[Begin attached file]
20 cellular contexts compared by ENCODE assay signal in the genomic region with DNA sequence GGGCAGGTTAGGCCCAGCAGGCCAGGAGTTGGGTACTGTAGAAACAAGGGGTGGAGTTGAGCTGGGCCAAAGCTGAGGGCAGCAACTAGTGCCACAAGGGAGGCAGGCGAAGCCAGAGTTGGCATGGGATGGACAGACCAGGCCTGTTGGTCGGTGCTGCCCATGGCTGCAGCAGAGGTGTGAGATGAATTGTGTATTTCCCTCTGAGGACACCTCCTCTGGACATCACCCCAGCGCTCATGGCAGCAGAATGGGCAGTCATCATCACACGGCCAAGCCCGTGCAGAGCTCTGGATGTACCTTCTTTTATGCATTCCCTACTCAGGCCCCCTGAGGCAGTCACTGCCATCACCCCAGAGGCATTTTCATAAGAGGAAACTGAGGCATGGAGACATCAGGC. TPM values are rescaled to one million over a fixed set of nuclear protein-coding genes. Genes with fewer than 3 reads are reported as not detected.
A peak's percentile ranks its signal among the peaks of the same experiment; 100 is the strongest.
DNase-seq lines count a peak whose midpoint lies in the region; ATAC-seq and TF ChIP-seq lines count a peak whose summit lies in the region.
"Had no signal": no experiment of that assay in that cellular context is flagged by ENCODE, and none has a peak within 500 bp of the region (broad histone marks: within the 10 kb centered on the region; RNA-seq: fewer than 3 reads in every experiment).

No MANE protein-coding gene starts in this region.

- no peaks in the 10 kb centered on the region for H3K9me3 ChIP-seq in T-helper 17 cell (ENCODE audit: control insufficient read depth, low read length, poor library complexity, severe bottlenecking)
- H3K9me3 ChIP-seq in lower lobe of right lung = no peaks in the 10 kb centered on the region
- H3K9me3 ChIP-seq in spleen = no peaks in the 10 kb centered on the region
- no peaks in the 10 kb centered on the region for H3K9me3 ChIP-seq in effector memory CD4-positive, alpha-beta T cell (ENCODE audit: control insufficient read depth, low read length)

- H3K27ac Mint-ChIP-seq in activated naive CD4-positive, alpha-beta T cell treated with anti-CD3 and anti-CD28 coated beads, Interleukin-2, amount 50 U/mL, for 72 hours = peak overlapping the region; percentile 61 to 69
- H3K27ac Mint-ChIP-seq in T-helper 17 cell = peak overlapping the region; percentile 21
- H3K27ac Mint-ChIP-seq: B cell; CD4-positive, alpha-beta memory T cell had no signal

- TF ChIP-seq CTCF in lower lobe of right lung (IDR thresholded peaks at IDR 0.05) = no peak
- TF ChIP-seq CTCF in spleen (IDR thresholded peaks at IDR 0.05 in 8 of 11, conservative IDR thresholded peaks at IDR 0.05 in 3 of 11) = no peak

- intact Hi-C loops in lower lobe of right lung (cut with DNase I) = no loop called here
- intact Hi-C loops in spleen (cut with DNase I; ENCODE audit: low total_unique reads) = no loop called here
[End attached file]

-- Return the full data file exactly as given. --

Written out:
20 cellular contexts compared by ENCODE assay signal in the genomic region with DNA sequence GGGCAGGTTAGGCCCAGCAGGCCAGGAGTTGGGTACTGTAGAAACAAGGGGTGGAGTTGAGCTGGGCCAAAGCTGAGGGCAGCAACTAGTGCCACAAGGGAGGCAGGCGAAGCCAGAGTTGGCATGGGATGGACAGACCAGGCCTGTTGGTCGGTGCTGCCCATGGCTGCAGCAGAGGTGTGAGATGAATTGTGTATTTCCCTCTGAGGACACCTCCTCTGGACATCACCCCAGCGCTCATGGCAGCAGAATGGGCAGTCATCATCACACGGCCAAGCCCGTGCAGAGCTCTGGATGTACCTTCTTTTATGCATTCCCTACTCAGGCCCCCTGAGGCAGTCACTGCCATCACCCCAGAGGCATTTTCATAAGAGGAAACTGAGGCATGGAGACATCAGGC. TPM values are rescaled to one million over a fixed set of nuclear protein-coding genes. Genes with fewer than 3 reads are reported as not detected.
A peak's percentile ranks its signal among the peaks of the same experiment; 100 is the strongest.
DNase-seq lines count a peak whose midpoint lies in the region; ATAC-seq and TF ChIP-seq lines count a peak whose summit lies in the region.
"Had no signal": no experiment of that assay in that cellular context is flagged by ENCODE, and none has a peak within 500 bp of the region (broad histone marks: within the 10 kb centered on the region; RNA-seq: fewer than 3 reads in every experiment).

No MANE protein-coding gene starts in this region.

- no peaks in the 10 kb centered on the region for H3K9me3 ChIP-seq in T-helper 17 cell (ENCODE audit: control insufficient read depth, low read length, poor library complexity, severe bottlenecking)
- H3K9me3 ChIP-seq in lower lobe of right lung = no peaks in the 10 kb centered on the region
- H3K9me3 ChIP-seq in spleen = no peaks in the 10 kb centered on the region
- no peaks in the 10 kb centered on the region for H3K9me3 ChIP-seq in effector memory CD4-positive, alpha-beta T cell (ENCODE audit: control insufficient read depth, low read length)

- H3K27ac Mint-ChIP-seq in activated naive CD4-positive, alpha-beta T cell treated with anti-CD3 and anti-CD28 coated beads, Interleukin-2, amount 50 U/mL, for 72 hours = peak overlapping the region; percentile 61 to 69
- H3K27ac Mint-ChIP-seq in T-helper 17 cell = peak overlapping the region; percentile 21
- H3K27ac Mint-ChIP-seq: B cell; CD4-positive, alpha-beta memory T cell had no signal

- TF ChIP-seq CTCF in lower lobe of right lung (IDR thresholded peaks at IDR 0.05) = no peak
- TF ChIP-seq CTCF in spleen (IDR thresholded peaks at IDR 0.05 in 8 of 11, conservative IDR thresholded peaks at IDR 0.05 in 3 of 11) = no peak

- intact Hi-C loops in lower lobe of right lung (cut with DNase I) = no loop called here
- intact Hi-C loops in spleen (cut with DNase I; ENCODE audit: low total_unique reads) = no loop called here